Acoustic sensing of ocean mixed layer depth and temperature from uplooking ADCPs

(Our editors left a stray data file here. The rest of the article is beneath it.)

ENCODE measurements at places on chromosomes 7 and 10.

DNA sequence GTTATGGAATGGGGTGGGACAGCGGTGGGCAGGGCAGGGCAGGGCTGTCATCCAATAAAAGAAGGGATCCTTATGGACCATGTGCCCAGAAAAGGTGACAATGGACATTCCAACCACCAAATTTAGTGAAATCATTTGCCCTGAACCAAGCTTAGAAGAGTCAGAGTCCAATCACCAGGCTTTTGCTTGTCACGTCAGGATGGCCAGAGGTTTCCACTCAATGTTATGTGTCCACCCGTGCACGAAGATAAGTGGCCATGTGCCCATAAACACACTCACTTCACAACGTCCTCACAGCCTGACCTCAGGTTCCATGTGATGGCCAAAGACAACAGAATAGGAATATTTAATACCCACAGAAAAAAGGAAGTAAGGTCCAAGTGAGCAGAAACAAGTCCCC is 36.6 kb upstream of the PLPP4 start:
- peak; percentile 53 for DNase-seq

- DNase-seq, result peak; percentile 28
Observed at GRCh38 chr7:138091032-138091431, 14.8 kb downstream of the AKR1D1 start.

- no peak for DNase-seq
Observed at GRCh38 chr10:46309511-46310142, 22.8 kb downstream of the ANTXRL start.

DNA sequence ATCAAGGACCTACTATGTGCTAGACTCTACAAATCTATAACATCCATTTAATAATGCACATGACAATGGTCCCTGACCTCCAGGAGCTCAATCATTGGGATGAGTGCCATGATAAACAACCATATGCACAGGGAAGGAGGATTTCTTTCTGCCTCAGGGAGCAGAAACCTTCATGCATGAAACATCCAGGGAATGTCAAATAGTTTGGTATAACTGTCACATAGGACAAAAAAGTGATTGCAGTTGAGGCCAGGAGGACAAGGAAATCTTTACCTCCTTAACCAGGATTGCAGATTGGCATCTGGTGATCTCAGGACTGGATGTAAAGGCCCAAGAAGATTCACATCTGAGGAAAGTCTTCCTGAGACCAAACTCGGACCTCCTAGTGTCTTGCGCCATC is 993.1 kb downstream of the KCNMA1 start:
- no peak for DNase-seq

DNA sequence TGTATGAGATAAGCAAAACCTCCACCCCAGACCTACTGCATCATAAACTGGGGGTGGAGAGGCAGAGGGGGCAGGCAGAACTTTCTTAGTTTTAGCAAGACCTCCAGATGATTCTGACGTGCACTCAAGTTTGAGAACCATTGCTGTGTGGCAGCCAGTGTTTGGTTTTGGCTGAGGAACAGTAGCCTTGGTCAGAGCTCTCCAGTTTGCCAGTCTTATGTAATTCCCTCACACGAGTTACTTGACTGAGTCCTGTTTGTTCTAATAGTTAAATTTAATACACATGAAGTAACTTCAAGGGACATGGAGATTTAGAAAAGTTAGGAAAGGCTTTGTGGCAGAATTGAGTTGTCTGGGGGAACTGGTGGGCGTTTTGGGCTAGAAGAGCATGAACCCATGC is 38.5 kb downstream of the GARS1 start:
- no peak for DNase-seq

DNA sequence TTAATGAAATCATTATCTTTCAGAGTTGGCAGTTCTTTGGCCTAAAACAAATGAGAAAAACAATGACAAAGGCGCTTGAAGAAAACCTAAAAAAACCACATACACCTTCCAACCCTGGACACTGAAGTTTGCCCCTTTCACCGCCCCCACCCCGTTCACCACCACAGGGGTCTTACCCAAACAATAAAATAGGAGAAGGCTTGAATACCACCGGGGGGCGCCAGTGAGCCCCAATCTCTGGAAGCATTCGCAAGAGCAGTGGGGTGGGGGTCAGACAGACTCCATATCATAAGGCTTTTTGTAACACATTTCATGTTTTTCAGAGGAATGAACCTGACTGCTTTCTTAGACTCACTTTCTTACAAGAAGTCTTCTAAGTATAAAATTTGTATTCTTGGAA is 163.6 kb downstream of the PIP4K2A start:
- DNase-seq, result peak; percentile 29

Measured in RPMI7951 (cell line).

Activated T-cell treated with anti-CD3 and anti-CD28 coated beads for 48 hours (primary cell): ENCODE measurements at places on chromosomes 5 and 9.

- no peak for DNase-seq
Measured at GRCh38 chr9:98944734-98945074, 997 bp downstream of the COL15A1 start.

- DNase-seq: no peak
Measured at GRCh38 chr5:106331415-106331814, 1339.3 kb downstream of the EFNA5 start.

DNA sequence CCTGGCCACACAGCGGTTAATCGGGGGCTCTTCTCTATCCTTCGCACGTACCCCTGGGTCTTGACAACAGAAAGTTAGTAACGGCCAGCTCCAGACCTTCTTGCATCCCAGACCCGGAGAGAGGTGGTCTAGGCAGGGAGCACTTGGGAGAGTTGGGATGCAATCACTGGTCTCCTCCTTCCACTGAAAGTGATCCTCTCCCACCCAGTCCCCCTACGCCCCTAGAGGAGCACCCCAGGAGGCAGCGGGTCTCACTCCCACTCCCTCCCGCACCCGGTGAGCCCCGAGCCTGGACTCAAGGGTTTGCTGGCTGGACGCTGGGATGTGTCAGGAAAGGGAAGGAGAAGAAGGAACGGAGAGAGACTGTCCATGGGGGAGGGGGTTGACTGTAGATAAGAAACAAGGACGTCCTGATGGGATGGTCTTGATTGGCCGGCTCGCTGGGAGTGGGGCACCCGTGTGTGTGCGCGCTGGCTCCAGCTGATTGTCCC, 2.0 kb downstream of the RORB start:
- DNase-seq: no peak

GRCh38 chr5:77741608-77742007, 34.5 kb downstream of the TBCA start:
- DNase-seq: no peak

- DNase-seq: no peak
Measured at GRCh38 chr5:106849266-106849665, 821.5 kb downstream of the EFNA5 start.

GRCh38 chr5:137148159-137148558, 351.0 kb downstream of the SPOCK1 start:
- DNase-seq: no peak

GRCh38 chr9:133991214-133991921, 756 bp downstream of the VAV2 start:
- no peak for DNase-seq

Properties of the surface mixed layer (ML) are critical for understanding and predicting atmosphere-sea ice-ocean interactions in the changing Arctic Ocean. Mooring measurements are typically unable to resolve the ML in the Arctic due to the need for instruments to remain below the surface to avoid contact with sea ice and icebergs. Here, we use measurements from a series of three moorings installed for one year in the Beaufort Sea to demonstrate that upward looking Acoustic Doppler Current Profilers (ADCPs) installed on subsurface floats can be used to estimate ML properties. A method is developed for combining measured peaks in acoustic backscatter and inertial shear from the ADCPs to estimate the ML depth. Additionally, we use an inverse sound speed model to infer the summer ML temperature based on offsets in ADCP altimeter distance during open water periods. The ADCP estimates of ML depth and ML temperature compare favourably with measurements made from mooring temperature sensors, satellite SST, and from an autonomous Seaglider. These methods could be applied to other extant mooring records to recover additional information about ML property changes and variability.